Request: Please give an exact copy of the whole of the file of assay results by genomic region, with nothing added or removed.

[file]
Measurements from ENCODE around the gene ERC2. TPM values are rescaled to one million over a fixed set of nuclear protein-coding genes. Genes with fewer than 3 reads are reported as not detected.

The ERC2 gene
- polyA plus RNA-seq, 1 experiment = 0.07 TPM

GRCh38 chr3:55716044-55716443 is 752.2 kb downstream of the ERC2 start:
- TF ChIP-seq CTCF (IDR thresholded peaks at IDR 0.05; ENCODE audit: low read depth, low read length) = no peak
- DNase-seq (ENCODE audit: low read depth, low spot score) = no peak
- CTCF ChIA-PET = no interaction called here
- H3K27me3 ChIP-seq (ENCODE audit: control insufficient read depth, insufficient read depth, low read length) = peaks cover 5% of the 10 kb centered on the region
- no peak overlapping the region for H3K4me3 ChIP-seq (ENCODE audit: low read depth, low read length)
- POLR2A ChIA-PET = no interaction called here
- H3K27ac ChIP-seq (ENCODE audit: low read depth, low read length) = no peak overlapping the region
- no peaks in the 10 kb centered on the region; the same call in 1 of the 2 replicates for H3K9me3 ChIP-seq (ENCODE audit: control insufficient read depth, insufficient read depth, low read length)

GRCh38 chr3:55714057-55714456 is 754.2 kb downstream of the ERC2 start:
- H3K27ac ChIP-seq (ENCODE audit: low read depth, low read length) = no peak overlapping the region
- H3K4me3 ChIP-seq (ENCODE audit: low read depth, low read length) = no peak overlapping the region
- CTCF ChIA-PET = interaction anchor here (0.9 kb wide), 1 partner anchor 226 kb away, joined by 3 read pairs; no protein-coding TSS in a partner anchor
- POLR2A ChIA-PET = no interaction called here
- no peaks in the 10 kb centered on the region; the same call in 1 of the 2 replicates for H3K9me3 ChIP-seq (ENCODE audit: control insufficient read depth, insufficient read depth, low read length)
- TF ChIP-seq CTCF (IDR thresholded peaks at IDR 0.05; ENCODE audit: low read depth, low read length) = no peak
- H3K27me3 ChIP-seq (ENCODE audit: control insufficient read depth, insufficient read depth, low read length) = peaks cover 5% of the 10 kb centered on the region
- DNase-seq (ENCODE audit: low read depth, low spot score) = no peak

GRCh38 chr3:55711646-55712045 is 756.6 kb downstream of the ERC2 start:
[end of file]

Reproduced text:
Measurements from ENCODE around the gene ERC2. TPM values are rescaled to one million over a fixed set of nuclear protein-coding genes. Genes with fewer than 3 reads are reported as not detected.

The ERC2 gene
- polyA plus RNA-seq, 1 experiment = 0.07 TPM

GRCh38 chr3:55716044-55716443 is 752.2 kb downstream of the ERC2 start:
- TF ChIP-seq CTCF (IDR thresholded peaks at IDR 0.05; ENCODE audit: low read depth, low read length) = no peak
- DNase-seq (ENCODE audit: low read depth, low spot score) = no peak
- CTCF ChIA-PET = no interaction called here
- H3K27me3 ChIP-seq (ENCODE audit: control insufficient read depth, insufficient read depth, low read length) = peaks cover 5% of the 10 kb centered on the region
- no peak overlapping the region for H3K4me3 ChIP-seq (ENCODE audit: low read depth, low read length)
- POLR2A ChIA-PET = no interaction called here
- H3K27ac ChIP-seq (ENCODE audit: low read depth, low read length) = no peak overlapping the region
- no peaks in the 10 kb centered on the region; the same call in 1 of the 2 replicates for H3K9me3 ChIP-seq (ENCODE audit: control insufficient read depth, insufficient read depth, low read length)

GRCh38 chr3:55714057-55714456 is 754.2 kb downstream of the ERC2 start:
- H3K27ac ChIP-seq (ENCODE audit: low read depth, low read length) = no peak overlapping the region
- H3K4me3 ChIP-seq (ENCODE audit: low read depth, low read length) = no peak overlapping the region
- CTCF ChIA-PET = interaction anchor here (0.9 kb wide), 1 partner anchor 226 kb away, joined by 3 read pairs; no protein-coding TSS in a partner anchor
- POLR2A ChIA-PET = no interaction called here
- no peaks in the 10 kb centered on the region; the same call in 1 of the 2 replicates for H3K9me3 ChIP-seq (ENCODE audit: control insufficient read depth, insufficient read depth, low read length)
- TF ChIP-seq CTCF (IDR thresholded peaks at IDR 0.05; ENCODE audit: low read depth, low read length) = no peak
- H3K27me3 ChIP-seq (ENCODE audit: control insufficient read depth, insufficient read depth, low read length) = peaks cover 5% of the 10 kb centered on the region
- DNase-seq (ENCODE audit: low read depth, low spot score) = no peak

GRCh38 chr3:55711646-55712045 is 756.6 kb downstream of the ERC2 start: